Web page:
By Karl Terry: PNT Managing Editor
Jerry Wayne Fuller avoided a possible death sentence Thursday in connection with the 2005 slaying of an elderly Portales couple.
Ninth Judicial District Judge Stephen Quinn accepted Fuller’s guilty plea to two counts of first-degree murder and two counts of first-degree kidnapping as well as one count of tampering with evidence and three counts of assault on a police officer and one count of aggravated burglary.
The judge ordered Fuller, 34, be held in Roosevelt County Detention Center pending sentencing, which has not been scheduled.
“Essentially the offer was that Mr. Fuller would enter a guilty plea to all the charges against him and testify against any other individual in the case in exchange for 127 years (in prison),” 9th Judicial District Attorney Matt Chandler said.
Fuller did not speak during the court hearing and showed little emotion throughout the proceedings at the Roosevelt County Courthouse.
Dressed in an orange jail jumpsuit and wearing handcuffs and leg chains, Fuller briefly embraced his mother, Donna Switzer, before deputies escorted him from the courtroom.
The plea was agreed upon Thursday as a pre-trial hearing was set to get under way.
“My focus on this case is Jerry’s life be saved,” said Fuller’s attorney, Jeffrey Jones, of Santa Fe said. “And we were finally able to make that happen.”
Jones said because Fuller pleaded guilty to all the crimes he was charged with and has agreed to cooperate in the prosecution of other individuals, that he thinks everyone involved was pleased with the agreement.
“Our condolences, me and Jerry, go out to the family of the Newmans,” Jones said. “He (Fuller) has been very remorseful since the onset of this incident.”
Newman family members declined comment.
The burned bodies of Odis Newman, 70, and Doris Newman, 69, were found by police in the trunk of their charred vehicle on March 3, 2005, east of Portales.
Chandler said the agreement was reached after close consultation with the Newman family and law enforcement and all were in agreement that the plea was the right thing. Chandler said the most important thing to the Newman family was that those involved in the crime be off the street for life. The district attorney indicated that in plea negotiations Fuller had been remorseful and cooperative.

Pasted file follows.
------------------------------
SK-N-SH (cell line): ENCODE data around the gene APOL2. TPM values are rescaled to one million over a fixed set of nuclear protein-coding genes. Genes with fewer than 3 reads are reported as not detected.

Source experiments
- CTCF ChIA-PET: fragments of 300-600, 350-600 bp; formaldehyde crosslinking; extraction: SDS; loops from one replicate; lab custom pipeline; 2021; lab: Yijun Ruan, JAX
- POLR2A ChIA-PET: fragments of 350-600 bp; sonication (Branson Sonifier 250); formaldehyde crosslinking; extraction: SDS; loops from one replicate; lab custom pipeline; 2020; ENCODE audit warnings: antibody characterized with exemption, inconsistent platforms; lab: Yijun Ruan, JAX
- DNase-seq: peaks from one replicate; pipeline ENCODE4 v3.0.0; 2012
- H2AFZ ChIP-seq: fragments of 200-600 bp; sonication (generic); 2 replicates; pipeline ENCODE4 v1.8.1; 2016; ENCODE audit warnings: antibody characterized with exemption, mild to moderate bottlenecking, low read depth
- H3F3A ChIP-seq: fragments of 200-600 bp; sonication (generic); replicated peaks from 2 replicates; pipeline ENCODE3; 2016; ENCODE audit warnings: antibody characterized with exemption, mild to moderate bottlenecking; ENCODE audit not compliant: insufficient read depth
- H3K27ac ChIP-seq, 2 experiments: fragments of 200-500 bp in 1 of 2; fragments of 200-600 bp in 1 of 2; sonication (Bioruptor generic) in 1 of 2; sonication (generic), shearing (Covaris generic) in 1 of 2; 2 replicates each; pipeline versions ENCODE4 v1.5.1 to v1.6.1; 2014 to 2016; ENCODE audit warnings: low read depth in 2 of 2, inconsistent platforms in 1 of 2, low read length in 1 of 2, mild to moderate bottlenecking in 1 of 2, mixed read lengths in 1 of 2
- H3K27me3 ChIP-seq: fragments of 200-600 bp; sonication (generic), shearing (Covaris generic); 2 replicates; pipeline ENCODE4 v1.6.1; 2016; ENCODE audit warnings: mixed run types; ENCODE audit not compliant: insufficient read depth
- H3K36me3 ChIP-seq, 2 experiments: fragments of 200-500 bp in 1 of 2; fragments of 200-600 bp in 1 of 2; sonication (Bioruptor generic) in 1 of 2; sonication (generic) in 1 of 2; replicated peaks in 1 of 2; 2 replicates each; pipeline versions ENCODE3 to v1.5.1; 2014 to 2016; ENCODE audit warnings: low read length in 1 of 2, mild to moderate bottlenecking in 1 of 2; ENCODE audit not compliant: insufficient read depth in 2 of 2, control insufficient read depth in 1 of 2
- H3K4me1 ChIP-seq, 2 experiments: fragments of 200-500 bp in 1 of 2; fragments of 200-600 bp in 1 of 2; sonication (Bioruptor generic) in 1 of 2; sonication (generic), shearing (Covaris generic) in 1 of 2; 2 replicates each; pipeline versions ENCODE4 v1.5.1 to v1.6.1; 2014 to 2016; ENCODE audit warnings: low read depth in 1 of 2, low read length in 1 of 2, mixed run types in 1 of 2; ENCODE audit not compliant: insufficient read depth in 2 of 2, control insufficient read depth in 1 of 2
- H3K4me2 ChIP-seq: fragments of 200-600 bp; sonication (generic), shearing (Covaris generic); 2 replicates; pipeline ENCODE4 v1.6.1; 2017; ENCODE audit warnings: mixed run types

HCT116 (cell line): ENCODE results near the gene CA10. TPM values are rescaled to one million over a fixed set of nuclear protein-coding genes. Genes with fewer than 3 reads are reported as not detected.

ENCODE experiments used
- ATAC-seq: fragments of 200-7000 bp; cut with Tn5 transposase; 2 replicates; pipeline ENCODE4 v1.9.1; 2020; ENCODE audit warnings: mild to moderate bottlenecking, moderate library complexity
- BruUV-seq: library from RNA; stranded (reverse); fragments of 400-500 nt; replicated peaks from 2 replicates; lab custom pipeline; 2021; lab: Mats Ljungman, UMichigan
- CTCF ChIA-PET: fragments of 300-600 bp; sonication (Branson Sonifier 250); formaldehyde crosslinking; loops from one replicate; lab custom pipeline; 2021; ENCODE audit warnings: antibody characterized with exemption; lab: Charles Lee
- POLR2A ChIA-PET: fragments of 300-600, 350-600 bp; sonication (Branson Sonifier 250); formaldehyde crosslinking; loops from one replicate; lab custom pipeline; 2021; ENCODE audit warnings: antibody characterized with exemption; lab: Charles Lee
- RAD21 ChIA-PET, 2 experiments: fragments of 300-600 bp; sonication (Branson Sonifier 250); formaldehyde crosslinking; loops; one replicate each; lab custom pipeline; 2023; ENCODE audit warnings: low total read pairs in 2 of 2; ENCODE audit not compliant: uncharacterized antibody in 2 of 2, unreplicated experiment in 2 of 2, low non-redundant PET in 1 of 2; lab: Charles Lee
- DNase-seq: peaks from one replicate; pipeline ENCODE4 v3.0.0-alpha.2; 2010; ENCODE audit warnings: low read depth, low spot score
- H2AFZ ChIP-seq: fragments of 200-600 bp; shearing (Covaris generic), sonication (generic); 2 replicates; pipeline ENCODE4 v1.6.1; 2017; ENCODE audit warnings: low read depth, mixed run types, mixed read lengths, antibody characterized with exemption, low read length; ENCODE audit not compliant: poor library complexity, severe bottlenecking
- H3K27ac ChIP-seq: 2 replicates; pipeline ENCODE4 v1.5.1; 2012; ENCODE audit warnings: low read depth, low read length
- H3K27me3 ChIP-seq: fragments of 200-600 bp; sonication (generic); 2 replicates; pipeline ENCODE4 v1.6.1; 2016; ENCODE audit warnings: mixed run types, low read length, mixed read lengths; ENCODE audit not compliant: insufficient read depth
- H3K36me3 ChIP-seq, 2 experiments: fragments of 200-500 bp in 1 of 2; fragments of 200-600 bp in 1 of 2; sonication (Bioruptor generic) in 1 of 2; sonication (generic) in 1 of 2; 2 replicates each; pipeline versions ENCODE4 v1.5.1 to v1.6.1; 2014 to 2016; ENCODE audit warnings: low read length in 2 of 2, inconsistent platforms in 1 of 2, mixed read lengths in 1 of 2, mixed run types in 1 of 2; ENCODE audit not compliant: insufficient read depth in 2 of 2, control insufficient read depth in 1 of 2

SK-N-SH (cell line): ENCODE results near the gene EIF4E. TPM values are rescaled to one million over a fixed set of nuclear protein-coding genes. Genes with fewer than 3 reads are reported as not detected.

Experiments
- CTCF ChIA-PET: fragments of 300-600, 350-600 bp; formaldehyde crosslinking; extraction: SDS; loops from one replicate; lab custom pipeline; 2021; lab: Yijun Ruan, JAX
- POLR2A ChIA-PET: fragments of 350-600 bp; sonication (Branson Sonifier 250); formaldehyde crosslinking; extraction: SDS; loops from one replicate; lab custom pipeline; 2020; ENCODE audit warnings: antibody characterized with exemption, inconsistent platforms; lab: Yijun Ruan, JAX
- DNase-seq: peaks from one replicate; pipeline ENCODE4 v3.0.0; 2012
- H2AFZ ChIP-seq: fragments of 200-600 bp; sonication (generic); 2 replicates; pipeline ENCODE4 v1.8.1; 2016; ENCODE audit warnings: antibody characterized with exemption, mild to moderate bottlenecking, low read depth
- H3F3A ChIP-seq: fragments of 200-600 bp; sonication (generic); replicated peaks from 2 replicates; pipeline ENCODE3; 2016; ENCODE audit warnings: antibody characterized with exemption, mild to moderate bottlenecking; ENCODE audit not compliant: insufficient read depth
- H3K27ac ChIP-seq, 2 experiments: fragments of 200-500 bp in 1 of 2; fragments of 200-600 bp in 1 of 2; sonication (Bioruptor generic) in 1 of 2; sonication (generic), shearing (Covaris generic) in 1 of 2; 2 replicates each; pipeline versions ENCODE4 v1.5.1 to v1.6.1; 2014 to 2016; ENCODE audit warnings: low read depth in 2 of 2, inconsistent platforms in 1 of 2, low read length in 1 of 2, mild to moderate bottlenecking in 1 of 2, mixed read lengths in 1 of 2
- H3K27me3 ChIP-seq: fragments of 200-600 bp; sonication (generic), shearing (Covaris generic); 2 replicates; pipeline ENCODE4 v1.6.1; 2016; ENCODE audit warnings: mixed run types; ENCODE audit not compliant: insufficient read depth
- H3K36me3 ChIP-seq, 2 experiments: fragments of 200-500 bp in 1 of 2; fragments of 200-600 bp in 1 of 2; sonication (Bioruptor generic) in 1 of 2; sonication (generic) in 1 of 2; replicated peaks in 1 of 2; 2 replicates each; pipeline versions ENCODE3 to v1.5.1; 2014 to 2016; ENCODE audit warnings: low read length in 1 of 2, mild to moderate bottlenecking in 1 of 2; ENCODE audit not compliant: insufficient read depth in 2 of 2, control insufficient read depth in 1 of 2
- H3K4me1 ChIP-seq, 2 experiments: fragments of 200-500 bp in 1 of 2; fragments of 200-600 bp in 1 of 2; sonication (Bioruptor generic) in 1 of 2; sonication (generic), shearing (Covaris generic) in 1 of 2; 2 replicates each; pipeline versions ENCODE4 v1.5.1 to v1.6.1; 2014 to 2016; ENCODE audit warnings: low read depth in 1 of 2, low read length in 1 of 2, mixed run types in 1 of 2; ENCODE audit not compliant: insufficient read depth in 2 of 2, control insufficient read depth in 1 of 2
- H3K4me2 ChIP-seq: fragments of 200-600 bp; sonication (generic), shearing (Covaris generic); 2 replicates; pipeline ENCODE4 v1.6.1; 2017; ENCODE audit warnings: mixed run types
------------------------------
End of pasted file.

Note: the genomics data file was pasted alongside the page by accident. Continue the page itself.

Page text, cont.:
“Fuller will never live long enough to meet the people on the parole board,” Chandler said.
Chandler said the offer had been on the table for approximately a week.
Before Quinn accepted the plea, Jones told the judge it was important for Fuller to remain in Portales during the time leading up to his sentencing.
“We do have concerns about the integrity of his testimony and his safety and well being,” Jones told the judge. “Obviously he is going to implicate others in this case and we’d like to see that he remains safe.”
Chandler said the sentencing hearing would include victim’s impact statements and provide a chance for family, friends and community members to speak out. It will also provide Fuller and his family the opportunity to make a statement if they wish, according to Jones.
“Everyone who’s had some part of their life touched by Odis and Doris Newman is welcome to come to the hearing and participate,” Chandler said.
Prosecutors have said Fuller and co-defendant Stanley Bedford, 43, forced their way into the Newmans’ home, beat Odis Newman, then bound the couple and placed them in the trunk of their car before setting it on fire. Prosecutors have said the Newmans probably died as a result of the fire.
Bedford is charged with two counts of first-degree murder and other felonies and faces a possible death sentence if he’s convicted. He’s being held in RCDC awaiting trial.
Bedford and two others prosecutors said were involved in the case were arrested March 7, 2005, at a Clovis pawn shop. Police said information they gained following that arrest led them to Fuller, the couple’s nephew by marriage.
Fuller was arrested March 8, 2005, after police found him at a North Main address in Portales. As Fuller exited a shed, police noticed he had a weapon — which turned out to be an air gun — and he refused to drop it on police orders. Police fired multiple rounds, wounding Fuller before he was placed under arrest.